Thursday, May 02, 2019

New Effort to Require California Medical Board to Act on Snake Oil Stem Cell Clinics

A California measure aimed at regulating "snake oil," stem cell clinics sometime next year has taken a major turn as it wends its way through the legislative process in Sacramento. 

The bill, AB617, was amended this week to require California's Medical Board to move on the clinics, which have proliferated across the country in recent years. California has more than 100, according to the latest estimates.  An earlier version of  the measure placed responsibility with the state Department of Public Health. 

The clinics charge thousands of dollars for treatments using substances that they describe as stem cells. However, in virtually all cases, the treatments have not been tested scientifically. Some have led to serious injuries. 

According to the latest version of the measure, the state Medical board would be required to create a stem cell advisory group by February 2020 that would make recommendations by July 2020 for regulation of the dubious clinics.

The group could also recommend emergency regulations that could be adopted by the state Medical Board with a 90 day notice. 

The new group would have nine members. Three would be appointed by the California stem cell agency, three by state Medical Board, two by the state osteopathic medical board and one by the state nursing board. 

The changes in the bill mean that it will require a 70 percent vote by both houses of the legislature. The previous version would have required only a majority vote. The increase is dictated by the fact that it changes Proposition 71 of 2004, which created the state stem cell agency, formally known as the California Institute for Regenerative Medicine (CIRM).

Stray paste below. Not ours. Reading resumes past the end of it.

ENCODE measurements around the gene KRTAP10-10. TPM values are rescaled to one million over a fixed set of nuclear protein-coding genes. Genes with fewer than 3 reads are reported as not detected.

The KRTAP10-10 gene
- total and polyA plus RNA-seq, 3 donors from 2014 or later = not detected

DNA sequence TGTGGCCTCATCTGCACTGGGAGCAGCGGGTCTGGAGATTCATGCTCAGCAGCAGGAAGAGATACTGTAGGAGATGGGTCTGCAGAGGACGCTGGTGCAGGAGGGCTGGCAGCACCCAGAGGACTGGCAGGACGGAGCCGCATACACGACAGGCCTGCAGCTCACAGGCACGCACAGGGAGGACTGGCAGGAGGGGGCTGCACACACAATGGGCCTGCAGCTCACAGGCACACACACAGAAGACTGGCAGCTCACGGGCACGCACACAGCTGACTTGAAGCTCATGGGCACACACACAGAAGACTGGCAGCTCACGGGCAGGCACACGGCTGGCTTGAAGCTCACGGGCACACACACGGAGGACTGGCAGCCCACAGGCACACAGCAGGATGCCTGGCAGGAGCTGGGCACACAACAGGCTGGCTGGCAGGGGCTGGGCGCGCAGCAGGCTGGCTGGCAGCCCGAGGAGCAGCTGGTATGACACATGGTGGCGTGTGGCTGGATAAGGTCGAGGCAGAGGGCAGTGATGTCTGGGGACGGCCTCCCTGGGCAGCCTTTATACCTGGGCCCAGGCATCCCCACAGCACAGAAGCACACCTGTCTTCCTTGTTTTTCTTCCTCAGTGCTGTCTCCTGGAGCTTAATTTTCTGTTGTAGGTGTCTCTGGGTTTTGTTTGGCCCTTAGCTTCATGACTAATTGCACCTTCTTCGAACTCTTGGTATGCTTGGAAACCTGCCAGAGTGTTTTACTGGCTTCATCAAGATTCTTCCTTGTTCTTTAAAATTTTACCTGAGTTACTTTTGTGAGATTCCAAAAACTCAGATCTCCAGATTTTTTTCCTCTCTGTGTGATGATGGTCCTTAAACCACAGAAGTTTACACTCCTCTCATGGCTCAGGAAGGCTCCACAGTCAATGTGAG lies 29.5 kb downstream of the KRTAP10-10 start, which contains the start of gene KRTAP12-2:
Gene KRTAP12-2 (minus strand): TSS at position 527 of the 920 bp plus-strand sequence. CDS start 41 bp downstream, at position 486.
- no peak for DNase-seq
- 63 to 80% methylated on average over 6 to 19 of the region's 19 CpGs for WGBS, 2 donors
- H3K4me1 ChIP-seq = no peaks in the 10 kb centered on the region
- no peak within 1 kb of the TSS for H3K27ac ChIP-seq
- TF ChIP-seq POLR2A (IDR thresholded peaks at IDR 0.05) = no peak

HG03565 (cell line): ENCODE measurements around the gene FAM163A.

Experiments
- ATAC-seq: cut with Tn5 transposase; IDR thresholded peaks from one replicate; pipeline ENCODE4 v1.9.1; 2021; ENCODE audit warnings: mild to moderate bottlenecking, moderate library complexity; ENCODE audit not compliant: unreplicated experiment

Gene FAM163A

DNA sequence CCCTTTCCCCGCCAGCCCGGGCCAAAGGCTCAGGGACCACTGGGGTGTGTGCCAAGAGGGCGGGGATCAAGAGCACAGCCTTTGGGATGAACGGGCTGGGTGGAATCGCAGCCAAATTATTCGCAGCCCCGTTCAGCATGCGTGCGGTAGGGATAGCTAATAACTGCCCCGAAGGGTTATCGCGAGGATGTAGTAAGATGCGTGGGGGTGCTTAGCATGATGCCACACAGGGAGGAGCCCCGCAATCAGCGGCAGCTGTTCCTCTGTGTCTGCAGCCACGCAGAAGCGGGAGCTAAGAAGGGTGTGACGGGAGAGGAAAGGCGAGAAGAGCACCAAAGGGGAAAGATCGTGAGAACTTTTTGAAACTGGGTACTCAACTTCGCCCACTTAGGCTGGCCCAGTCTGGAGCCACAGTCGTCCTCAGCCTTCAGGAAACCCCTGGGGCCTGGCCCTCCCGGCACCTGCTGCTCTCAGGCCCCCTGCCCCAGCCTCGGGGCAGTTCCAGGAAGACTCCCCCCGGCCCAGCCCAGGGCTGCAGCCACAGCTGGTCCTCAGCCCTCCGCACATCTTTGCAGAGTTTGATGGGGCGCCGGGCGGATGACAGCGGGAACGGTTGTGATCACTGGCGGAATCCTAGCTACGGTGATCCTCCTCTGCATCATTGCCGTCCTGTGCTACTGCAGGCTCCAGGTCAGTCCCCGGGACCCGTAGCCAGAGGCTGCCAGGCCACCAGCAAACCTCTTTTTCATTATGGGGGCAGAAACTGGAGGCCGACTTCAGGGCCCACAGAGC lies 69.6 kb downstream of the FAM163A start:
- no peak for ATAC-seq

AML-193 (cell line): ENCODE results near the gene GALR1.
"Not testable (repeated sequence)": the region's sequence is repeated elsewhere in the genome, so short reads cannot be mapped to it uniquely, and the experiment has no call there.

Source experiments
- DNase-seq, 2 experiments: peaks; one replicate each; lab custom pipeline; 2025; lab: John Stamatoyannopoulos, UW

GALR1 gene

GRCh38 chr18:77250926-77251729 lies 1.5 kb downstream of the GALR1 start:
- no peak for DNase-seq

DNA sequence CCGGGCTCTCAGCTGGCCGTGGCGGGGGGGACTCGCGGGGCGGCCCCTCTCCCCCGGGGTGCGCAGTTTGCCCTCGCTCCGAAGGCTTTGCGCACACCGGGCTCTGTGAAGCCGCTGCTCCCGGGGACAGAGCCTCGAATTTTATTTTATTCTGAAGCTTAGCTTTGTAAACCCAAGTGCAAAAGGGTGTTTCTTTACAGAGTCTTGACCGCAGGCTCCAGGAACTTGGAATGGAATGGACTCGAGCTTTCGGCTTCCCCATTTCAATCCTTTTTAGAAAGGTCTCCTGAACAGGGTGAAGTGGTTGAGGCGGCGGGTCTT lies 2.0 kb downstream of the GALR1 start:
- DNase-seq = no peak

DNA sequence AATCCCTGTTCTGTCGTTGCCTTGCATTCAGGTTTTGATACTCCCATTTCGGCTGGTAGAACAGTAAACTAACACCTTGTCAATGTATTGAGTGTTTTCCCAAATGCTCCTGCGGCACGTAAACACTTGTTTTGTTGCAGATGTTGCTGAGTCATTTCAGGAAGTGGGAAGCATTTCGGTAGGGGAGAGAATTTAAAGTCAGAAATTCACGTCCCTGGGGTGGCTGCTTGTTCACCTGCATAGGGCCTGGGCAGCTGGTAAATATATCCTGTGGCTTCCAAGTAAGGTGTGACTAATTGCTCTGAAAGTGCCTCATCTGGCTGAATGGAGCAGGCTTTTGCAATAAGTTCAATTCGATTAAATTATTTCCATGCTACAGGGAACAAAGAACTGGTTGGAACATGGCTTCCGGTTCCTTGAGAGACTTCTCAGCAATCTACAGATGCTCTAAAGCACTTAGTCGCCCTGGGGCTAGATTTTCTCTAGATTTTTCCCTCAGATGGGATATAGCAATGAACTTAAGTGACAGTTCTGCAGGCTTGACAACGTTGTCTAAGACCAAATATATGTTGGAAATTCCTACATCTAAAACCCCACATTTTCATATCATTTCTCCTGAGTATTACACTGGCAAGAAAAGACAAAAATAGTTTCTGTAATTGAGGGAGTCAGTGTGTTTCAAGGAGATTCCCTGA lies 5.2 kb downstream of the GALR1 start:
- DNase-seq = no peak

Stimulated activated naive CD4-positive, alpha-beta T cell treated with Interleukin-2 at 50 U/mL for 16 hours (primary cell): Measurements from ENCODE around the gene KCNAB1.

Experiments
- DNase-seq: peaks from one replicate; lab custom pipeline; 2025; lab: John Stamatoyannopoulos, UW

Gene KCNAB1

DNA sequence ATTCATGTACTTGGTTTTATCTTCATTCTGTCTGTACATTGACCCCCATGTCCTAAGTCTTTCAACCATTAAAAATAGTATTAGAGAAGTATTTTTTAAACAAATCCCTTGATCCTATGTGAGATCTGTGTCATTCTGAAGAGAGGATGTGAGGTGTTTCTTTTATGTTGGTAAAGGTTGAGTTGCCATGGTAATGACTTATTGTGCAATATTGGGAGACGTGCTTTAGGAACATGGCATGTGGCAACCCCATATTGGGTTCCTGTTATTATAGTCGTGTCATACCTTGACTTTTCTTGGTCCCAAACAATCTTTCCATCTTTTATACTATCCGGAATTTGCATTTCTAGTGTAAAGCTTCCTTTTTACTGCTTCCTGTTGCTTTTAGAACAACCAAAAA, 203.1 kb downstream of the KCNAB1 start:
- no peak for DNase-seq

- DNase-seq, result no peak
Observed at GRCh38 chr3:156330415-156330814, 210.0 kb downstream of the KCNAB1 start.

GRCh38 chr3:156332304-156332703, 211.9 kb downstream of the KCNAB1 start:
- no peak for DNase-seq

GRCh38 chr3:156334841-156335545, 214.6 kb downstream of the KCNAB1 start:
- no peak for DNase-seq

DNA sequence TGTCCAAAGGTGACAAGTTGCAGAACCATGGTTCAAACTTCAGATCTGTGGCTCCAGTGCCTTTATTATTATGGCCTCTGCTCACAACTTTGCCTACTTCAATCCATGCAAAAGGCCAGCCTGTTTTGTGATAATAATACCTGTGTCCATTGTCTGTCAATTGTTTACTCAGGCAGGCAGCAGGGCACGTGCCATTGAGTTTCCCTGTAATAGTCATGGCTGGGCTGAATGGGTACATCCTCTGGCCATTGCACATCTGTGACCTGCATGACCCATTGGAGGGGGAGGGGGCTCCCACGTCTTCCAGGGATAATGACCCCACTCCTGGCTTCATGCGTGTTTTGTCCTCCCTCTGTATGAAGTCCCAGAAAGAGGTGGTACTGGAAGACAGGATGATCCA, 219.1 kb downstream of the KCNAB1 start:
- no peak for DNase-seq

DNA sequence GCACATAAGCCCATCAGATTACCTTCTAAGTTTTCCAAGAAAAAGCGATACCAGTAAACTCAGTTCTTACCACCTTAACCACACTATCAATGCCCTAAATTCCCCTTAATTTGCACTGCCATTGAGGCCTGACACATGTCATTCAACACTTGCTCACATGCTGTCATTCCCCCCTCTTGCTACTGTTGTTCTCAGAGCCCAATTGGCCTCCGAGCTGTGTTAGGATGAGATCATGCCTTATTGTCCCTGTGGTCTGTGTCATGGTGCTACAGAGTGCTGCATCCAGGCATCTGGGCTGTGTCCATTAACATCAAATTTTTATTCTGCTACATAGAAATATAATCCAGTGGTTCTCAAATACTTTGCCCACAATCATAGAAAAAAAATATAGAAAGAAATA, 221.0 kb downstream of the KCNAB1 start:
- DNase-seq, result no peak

A spokesman for CIRM said today,
"CIRM is working with legislators to help them pass a bill that will regulate clinics offering unproven and unapproved stem cell therapies."
The California Stem Cell Report has asked Mullin's office for comment on the rationale for the latest amendments. We will carry his comments verbatim when they are received. 

(Following the posting of this item, Mullin released a statement that said: 
(“An important part of the legislative process is working with stakeholders to make sure legislation is as effective as it can be. Our amendments to move the requirements of AB 617 to the California Medical Board's jurisdiction will have a positive outcome. I look forward to continuing to work with MBC, CDPH, CIRM and others to address the serious issues related to potentially fraudulent stem cell clinics.")
The bill has cleared its first Assembly committee and is now before the Assembly Appropriations Committee. 

(An early version of this item said that a staff analysis of the bill said it was supported by CIRM. That phrasing was replaced in this version by the quote from CIRM.)

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